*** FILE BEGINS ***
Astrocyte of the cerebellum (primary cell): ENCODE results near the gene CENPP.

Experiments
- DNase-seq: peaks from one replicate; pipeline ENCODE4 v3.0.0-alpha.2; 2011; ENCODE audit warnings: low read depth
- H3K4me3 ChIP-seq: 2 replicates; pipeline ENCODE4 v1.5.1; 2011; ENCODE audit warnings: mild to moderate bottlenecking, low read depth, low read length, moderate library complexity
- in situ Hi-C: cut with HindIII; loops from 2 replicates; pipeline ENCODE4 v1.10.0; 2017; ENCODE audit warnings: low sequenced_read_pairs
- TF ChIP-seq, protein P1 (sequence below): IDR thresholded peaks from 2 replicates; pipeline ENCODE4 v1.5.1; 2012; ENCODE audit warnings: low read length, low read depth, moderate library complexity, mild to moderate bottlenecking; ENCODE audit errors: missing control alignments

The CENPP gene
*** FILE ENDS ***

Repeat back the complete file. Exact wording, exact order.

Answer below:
Astrocyte of the cerebellum (primary cell): ENCODE results near the gene CENPP.

Experiments
- DNase-seq: peaks from one replicate; pipeline ENCODE4 v3.0.0-alpha.2; 2011; ENCODE audit warnings: low read depth
- H3K4me3 ChIP-seq: 2 replicates; pipeline ENCODE4 v1.5.1; 2011; ENCODE audit warnings: mild to moderate bottlenecking, low read depth, low read length, moderate library complexity
- in situ Hi-C: cut with HindIII; loops from 2 replicates; pipeline ENCODE4 v1.10.0; 2017; ENCODE audit warnings: low sequenced_read_pairs
- TF ChIP-seq, protein P1 (sequence below): IDR thresholded peaks from 2 replicates; pipeline ENCODE4 v1.5.1; 2012; ENCODE audit warnings: low read length, low read depth, moderate library complexity, mild to moderate bottlenecking; ENCODE audit errors: missing control alignments

The CENPP gene